1. Cell Biology
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Erk regulation of actin capping and bundling by Eps8 promotes cortex tension and leader bleb-based migration

  1. Jeremy S Logue
  2. Alexander X Cartagena-Rivera
  3. Michelle A Baird
  4. Michael W Davidson
  5. Richard S Chadwick
  6. Clare M Waterman  Is a corresponding author
  1. National Institutes of Health, United States
  2. Florida State University, United States
Research Article
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Cite this article as: eLife 2015;4:e08314 doi: 10.7554/eLife.08314

Abstract

Within the confines of tissues, cancer cells can use blebs to migrate. Eps8 is an actin bundling and capping protein whose capping activity is inhibited by Erk, a key MAP kinase that is activated by oncogenic signaling. We tested the hypothesis that Eps8 acts as an Erk effector to modulate actin cortex mechanics and thereby mediate bleb-based migration of cancer cells. Cells confined in a non-adhesive environment migrate in the direction of a very large 'leader bleb.' Eps8 bundling activity promotes cortex tension and intracellular pressure to drive leader bleb formation. Eps8 capping and bundling activities act antagonistically to organize actin within leader blebs, and Erk mediates this effect. An Erk biosensor reveals concentrated kinase activity within leader blebs. Bleb contents are trapped by the narrow neck that separates the leader bleb from the cell body. Thus, Erk activity promotes actin bundling by Eps8 to enhance cortex tension and drive the bleb-based migration of cancer cells under non-adhesive confinement.

Article and author information

Author details

  1. Jeremy S Logue

    National Heart Lung and Blood Institute, National Institutes of Health, Bethesda, United States
    Competing interests
    No competing interests declared.
  2. Alexander X Cartagena-Rivera

    National Institute on Deafness and other Communication Disorders, National Institutes of Health, Bethesda, United States
    Competing interests
    No competing interests declared.
  3. Michelle A Baird

    National Heart Lung and Blood Institute, National Institutes of Health, Bethesda, United States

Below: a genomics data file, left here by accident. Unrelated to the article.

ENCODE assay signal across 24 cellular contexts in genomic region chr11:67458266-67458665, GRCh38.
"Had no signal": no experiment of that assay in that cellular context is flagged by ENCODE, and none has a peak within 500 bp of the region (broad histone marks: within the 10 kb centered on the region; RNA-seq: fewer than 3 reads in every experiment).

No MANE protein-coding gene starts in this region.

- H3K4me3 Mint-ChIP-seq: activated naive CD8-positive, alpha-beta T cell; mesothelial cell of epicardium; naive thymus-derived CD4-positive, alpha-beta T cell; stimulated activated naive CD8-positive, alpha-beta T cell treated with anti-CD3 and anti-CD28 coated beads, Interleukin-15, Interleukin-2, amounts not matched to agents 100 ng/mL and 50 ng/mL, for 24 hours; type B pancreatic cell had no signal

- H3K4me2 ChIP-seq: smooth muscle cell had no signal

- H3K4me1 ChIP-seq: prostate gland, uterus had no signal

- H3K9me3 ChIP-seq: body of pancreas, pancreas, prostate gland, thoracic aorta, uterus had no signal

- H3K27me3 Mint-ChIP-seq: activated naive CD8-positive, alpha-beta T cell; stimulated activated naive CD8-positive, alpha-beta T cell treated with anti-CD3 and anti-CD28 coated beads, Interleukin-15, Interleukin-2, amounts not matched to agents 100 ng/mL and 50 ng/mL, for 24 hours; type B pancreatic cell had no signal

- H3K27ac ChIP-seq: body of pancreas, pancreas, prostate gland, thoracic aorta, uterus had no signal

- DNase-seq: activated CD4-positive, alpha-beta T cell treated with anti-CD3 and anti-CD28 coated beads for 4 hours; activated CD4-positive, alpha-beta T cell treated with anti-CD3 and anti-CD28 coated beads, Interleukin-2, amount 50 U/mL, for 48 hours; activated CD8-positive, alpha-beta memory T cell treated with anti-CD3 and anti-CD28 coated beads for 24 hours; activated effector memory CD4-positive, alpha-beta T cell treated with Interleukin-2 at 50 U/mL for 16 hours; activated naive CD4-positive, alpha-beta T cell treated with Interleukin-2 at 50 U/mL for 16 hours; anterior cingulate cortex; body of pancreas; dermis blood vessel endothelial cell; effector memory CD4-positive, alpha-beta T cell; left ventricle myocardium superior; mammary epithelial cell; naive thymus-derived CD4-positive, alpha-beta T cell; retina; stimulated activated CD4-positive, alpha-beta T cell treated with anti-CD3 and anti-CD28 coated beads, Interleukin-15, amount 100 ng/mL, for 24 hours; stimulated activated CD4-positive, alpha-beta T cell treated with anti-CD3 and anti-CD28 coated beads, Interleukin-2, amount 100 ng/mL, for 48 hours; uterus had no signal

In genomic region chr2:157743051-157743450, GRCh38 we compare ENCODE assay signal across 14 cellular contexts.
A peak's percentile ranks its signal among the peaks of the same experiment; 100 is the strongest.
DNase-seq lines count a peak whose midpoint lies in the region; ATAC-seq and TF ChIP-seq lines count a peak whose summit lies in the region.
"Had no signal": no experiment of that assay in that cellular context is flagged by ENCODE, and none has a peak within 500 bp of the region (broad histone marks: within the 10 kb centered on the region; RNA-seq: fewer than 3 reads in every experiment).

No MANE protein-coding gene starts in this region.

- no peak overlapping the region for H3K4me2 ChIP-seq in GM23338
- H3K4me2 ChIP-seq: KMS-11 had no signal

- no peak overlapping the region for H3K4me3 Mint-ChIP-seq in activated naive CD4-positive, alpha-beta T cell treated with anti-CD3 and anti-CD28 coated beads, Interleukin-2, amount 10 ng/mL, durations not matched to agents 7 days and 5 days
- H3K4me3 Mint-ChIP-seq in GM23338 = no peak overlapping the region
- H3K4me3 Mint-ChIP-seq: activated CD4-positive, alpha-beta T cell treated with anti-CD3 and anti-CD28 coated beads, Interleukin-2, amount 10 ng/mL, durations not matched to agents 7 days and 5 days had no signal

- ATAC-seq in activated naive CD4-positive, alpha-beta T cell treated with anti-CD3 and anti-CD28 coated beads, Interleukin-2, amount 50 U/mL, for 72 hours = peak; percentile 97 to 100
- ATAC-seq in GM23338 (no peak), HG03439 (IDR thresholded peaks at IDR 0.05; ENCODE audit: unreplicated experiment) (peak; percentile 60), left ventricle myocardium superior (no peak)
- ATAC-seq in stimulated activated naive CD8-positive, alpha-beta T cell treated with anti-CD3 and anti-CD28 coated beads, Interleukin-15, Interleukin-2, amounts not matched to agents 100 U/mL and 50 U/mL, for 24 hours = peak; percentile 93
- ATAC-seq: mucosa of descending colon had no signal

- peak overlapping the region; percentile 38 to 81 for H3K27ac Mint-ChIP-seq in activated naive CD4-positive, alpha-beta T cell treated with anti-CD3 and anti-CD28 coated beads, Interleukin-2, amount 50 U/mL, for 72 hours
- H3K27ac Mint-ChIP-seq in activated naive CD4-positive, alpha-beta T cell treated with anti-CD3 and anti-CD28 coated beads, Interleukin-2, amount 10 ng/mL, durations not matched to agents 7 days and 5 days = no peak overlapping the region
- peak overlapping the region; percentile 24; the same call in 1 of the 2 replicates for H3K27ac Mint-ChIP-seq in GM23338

Competing interests
    No competing interests declared.
  4. Michael W Davidson

    National High Magnetic Field Laboratory and Department of Biological Science, Florida State University, Tallahassee, United States
    Competing interests
    No competing interests declared.
  5. Richard S Chadwick

    National Institute on Deafness and other Communication Disorders, National Institutes of Health, Bethesda, United States
    Competing interests
    No competing interests declared.
  6. Clare M Waterman

    National Heart Lung and Blood Institute, National Institutes of Health, Bethesda, United States
    For correspondence
    watermancm@nhlbi.nih.gov
    Competing interests
    Clare M Waterman, Reviewing editor for eLife.

Reviewing Editor

  1. Pekka Lappalainen, University of Helsinki, Finland

Publication history

  1. Received: April 24, 2015
  2. Accepted: July 10, 2015
  3. Accepted Manuscript published: July 11, 2015 (version 1)
  4. Accepted Manuscript updated: July 14, 2015 (version 2)
  5. Version of Record published: August 3, 2015 (version 3)

Copyright

This is an open-access article, free of all copyright, and may be freely reproduced, distributed, transmitted, modified, built upon, or otherwise used by anyone for any lawful purpose. The work is made available under the Creative Commons CC0 public domain dedication.

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